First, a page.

Only one actor sold their Academy Award: Harold Russell, a soldier who lost both his hands in World War Two, then was cast by William Wyler in his 1946 best picture-winning drama The Best Years of Our Lives. Russell had no previous acting experience, which meant he appeared in very few subsequent films, despite winning the best supporting actor prize for Wyler’s film, along with a second statuette, an honourary award for “bringing hope and courage to his fellow veterans.” In the late 1980s, he sold one of his Oscars, ostensibly to pay his wife’s medical bills, a moving postscript to being the only performer ever to receive two Oscars for one performance. It turns out he may have sold the statuette so that he and his wife could take a vacation.
Russell was only able to sell his Oscar because it was awarded to him before 1950, the year after which the Academy made all winners sign a condition that they can never sell their Oscar statuette except back to the Academy of Motion Pictures Arts and Sciences for the sum of $1. That’s why you’ll only see Oscars dating from before 1950 on auction. Beatrice Welles, Orson Welles’ daughter, sold her father’s best original screenplay Oscar for Citizen Kane for $861,542. The Oscar presented to Welles’ co-writer on Kane, Herman Mankiewicz, also ended up being sold. His grandson Ben Mankiewicz, a host for Turner Classic Movies, tells BBC Culture that his father, Frank, the former president of NPR in the US, always kept it in a safe deposit box because it was too expensive to insure. “Then, when a relative needed money, he sold it at auction and gave them 20%,” he says. “My father was not sentimental about things. At all. Which I admired. But I think he regretted selling it. I know he did. But at its core, he was looking to help someone.”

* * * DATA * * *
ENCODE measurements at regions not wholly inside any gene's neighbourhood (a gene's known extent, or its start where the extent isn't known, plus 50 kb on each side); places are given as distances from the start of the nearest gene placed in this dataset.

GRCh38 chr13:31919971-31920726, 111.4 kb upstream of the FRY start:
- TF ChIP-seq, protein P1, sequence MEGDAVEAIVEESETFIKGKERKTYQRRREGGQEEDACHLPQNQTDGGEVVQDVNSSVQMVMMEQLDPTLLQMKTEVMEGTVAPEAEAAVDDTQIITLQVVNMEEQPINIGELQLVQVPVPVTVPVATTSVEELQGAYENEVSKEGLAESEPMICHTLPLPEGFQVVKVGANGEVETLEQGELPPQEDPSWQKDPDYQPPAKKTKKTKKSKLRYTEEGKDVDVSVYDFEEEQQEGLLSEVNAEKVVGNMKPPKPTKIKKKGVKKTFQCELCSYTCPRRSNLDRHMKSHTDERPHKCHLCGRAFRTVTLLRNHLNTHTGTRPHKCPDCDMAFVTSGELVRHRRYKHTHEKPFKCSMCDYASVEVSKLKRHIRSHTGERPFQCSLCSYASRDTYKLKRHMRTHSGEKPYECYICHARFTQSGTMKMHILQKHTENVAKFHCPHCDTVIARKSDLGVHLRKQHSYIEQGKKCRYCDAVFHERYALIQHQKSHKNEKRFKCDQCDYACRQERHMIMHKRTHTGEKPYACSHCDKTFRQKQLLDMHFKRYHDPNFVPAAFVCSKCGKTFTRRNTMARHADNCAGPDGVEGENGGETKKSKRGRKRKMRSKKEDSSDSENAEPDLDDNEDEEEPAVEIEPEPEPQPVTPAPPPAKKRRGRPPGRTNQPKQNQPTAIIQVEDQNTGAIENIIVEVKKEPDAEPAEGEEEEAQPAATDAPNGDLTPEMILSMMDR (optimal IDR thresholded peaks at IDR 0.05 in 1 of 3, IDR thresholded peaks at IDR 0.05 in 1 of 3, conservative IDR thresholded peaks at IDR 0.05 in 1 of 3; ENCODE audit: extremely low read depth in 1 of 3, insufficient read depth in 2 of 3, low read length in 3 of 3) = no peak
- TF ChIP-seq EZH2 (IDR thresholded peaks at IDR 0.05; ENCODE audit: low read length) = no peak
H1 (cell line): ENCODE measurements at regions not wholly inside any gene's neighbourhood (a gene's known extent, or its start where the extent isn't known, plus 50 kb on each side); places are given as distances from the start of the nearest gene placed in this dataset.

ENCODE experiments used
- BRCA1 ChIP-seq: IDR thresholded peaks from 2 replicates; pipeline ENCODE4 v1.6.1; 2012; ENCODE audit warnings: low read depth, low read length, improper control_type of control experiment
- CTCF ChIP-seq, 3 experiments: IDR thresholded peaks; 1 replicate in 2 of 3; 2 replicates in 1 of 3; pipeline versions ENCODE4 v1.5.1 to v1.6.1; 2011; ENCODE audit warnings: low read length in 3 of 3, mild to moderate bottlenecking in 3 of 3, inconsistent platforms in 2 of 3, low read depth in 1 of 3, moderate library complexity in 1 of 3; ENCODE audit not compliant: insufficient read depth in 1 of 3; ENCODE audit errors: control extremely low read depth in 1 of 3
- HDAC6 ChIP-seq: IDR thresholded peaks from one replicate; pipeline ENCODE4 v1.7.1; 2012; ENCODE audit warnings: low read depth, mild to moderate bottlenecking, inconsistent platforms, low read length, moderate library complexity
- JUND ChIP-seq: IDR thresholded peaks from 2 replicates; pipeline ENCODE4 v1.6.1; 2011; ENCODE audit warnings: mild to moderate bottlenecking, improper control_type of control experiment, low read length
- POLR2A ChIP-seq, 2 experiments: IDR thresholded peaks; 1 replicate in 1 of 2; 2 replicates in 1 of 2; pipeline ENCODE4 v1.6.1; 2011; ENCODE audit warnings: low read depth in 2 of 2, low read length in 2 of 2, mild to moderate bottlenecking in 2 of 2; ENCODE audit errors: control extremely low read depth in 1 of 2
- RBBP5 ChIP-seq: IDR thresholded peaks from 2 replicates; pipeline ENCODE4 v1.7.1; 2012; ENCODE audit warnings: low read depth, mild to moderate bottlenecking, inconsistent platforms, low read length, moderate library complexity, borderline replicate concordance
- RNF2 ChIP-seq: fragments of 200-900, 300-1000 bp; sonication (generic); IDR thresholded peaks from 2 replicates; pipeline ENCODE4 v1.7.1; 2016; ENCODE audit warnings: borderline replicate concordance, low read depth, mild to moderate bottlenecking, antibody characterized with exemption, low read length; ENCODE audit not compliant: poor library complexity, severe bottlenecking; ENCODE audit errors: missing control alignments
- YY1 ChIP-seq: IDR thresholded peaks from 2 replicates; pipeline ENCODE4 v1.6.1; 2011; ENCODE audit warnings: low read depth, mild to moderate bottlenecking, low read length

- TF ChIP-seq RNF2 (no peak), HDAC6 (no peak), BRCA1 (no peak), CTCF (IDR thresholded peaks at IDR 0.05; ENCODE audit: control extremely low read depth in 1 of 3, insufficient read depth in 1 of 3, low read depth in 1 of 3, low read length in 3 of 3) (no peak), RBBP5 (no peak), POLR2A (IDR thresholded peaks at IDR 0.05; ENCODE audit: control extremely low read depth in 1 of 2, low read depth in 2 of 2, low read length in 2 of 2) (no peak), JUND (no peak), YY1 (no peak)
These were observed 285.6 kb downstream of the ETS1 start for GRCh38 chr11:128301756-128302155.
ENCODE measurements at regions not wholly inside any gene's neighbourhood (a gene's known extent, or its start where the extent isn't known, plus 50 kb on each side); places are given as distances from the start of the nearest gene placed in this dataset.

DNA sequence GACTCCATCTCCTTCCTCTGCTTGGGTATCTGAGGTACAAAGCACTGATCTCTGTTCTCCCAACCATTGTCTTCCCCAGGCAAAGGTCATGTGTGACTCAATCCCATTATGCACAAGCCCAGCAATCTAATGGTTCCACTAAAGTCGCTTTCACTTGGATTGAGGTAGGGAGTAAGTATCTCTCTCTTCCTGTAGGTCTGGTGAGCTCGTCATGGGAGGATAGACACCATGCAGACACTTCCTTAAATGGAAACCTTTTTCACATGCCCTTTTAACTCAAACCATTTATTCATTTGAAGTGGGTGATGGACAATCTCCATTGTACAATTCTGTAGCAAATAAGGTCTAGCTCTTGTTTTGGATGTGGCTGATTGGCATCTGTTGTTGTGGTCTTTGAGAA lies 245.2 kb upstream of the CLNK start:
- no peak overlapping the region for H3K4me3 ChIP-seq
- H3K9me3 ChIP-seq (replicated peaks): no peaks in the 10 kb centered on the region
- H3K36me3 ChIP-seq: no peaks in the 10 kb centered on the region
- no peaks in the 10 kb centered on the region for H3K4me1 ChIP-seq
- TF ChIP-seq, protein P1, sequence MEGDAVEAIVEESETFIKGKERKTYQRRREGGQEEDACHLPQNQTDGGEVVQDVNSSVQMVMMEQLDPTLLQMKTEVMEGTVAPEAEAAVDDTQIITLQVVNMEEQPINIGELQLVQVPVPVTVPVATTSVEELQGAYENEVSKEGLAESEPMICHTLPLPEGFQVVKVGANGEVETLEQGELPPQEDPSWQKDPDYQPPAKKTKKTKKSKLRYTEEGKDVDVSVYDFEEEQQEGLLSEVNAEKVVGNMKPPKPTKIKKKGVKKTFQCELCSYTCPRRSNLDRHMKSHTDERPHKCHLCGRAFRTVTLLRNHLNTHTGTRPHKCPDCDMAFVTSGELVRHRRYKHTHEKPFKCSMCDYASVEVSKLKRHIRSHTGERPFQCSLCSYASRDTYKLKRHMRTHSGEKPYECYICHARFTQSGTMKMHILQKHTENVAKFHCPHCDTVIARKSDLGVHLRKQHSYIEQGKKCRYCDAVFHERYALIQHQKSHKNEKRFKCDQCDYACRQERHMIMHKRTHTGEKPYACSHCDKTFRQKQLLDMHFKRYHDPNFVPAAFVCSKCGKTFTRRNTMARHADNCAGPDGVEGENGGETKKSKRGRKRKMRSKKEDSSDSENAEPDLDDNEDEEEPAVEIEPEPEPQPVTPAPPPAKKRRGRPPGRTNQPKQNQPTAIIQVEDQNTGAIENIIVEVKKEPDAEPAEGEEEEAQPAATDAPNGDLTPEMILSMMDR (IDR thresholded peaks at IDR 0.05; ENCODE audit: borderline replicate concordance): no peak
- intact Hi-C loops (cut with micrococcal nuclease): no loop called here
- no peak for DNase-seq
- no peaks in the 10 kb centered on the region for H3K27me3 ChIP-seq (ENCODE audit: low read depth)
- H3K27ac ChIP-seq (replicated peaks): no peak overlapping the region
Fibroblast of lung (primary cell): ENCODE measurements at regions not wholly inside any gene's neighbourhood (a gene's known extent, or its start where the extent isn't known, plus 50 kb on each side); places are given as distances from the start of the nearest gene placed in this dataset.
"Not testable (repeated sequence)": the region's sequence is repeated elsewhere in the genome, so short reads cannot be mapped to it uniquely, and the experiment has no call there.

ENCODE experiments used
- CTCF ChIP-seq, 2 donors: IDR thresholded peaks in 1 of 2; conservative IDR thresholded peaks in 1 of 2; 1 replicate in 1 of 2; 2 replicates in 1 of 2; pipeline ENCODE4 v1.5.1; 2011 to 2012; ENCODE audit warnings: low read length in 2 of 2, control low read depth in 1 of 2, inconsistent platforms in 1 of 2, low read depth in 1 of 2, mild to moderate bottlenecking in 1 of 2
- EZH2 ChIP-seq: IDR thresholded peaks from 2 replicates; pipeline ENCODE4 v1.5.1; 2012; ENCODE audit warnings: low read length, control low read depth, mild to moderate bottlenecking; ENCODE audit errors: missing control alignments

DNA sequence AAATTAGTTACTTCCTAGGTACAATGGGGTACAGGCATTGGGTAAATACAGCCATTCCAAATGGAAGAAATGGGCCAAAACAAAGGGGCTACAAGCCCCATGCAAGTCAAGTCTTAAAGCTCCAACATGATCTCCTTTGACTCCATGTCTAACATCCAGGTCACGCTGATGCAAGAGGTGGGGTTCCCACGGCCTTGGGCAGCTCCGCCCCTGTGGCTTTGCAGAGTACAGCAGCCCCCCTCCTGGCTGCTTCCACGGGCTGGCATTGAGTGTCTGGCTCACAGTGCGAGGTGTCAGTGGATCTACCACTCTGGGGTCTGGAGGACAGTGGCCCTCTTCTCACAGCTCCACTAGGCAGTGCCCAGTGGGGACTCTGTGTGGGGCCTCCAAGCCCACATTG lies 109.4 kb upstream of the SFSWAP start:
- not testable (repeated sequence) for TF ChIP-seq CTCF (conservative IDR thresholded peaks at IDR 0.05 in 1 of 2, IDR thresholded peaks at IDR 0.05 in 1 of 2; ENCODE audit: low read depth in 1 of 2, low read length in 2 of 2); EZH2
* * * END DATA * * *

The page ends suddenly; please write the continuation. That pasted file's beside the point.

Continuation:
An Academy Award-winner for Gone With the Wind legally had his statuettes sold out from under him because he failed to pay the rent on the storage space where he kept the prizes: art director Lyle Wheeler found that his five Oscars, which he won for creating the production design of Anna and the King of Siam, The Robe, The King and I, The Diary of Anne Frank, and a certain little Civil War epic, could indeed be sold by a third party, via an Academy loophole, as recovery for an unpaid debt. Wheeler managed to get one back in his lifetime when the buyer of his statuette for The Diary of Anne Frank presented it to him as a gift.